The Esquire editor (pictured above) responds.
Possibly it was unwise to follow my videotaped assertion on Tuesday that the role of women in the pages of Esquire was mostly “ornamental” with a tweet – in reply to my girlfriend and a friend of ours (also female), who were quite understandably enjoying a laugh at my expense – explaining that I’d been misquoted; what I’d actually said is “mental”. Yeah, OK, well it seemed funny at the time.
In any case, by that stage the Guardian, a newspaper whose online comment section is apparently edited by the cast of Girls (they fucking wish) had gone into overdrive. Two longish stories about me were commissioned and published and followed up by papers and magazines - online only, of course, reflecting the real importance of the story - here and in the US and Canada and doubtless beyond. (Those who missed the scintillating media story of the week can catch up here, there and everywhere).
I called the Guardian, I emailed (twice) offering to elaborate – for a fee, obviously, I still believe in journalism – but the comments were coming thick and fast and comment, as the Guardian keeps telling us, is free. So I didn't get an answer. Except from the free commenters, who seemed to be split 50-50 between those attacking me and those attacking those attacking me. Best line of all: “Alex Bilmes is kind of a Volvo.”
I have been the focus of these hysterical online dramas before. I’m not Piers Morgan (although apparently I look a bit like him) but I do think they are quite good fun, up to a point. I once innocently opined that the portly indie rocker Beth Ditto is not especially talented or interesting, and on another occasion I controversially asserted that that thin boy in Twilight is not a very good actor. Digital bedlam ensued on both occasions, with pixellated opprobrium heaped on me for my supposedly radical chauvinism. In my downstairs loo there used to be a framed printout of an item from Perez Hliton’s [sic] gossip blog. It read: “Alex Blimes [sic] is a douche.” (I got rid of it when Perez Hliton stopped being famous).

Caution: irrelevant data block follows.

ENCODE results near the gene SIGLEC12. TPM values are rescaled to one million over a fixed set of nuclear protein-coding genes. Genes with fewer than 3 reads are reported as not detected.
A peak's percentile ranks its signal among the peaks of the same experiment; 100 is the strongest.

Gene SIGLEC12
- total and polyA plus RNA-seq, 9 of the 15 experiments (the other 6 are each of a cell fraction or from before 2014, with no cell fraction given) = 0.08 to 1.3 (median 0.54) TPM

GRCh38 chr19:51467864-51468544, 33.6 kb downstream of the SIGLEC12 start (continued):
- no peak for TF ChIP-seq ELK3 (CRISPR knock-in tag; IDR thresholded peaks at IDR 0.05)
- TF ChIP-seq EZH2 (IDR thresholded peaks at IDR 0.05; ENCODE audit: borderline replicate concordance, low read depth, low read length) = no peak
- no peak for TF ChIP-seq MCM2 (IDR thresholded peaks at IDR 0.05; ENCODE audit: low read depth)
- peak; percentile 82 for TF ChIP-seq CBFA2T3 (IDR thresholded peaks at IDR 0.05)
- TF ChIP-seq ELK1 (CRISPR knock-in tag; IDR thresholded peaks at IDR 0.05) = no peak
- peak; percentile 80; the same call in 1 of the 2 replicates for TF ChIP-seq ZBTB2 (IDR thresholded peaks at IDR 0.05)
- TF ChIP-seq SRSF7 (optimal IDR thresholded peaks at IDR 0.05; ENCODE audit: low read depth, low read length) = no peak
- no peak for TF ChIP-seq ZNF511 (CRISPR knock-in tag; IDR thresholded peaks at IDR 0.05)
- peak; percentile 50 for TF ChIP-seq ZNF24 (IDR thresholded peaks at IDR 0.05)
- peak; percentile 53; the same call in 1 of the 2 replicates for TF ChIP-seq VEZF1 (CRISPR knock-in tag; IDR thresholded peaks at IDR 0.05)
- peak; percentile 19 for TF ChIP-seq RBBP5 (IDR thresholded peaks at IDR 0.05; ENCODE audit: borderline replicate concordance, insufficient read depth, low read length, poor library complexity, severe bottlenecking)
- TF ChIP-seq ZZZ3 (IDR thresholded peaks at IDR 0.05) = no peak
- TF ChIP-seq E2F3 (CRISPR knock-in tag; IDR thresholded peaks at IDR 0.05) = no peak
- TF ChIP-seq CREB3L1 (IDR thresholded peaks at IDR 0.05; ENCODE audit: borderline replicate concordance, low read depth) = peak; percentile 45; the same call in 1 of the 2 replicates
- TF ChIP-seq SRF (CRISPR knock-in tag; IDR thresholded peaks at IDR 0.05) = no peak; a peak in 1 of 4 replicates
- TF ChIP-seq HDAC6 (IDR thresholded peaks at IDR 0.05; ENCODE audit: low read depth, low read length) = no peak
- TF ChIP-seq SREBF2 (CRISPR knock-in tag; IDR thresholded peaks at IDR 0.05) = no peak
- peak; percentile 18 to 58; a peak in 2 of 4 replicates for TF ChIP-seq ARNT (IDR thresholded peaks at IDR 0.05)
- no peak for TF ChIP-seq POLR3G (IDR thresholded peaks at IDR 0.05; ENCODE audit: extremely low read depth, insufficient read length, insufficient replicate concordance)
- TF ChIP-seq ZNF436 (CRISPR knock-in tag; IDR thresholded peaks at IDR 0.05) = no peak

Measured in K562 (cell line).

So what was I saying? Oh, yeah: ornamental. Despite the cavalier attitude to public speaking, I do occasionally give this stuff some thought, and I stand by what I said, albeit while accepting I didn’t put it very well. And I do find the response to a simple statement of fact slightly baffling.
Here’s what I was trying to get across before we ran out of time.
Esquire is a men’s magazine, for men. It's no more for women than Cosmo is for men. When we are considering whether or not to photograph a woman for the cover our first question to ourselves is: is she conventionally sexually attractive? In other words, is she likely to appeal aesthetically to the biggest number of potential male readers? There are other criteria: does she have cultural currency, do we like her stuff, is she worth celebrating, will she agree to it, will she say something funny/entertaining/enlightening? But most of all, we wonder: is she hot? Will our readers agree that she’s hot? Ornamental, see?
Can anyone truly be surprised about this? Did everyone think it was an accident that the women who appear on the covers of men’s magazines are uniformly ridiculously good looking? Do they actually think it’s somehow wrong that we find these women attractive? Do they find the male libido revolting? What exactly is the problem here?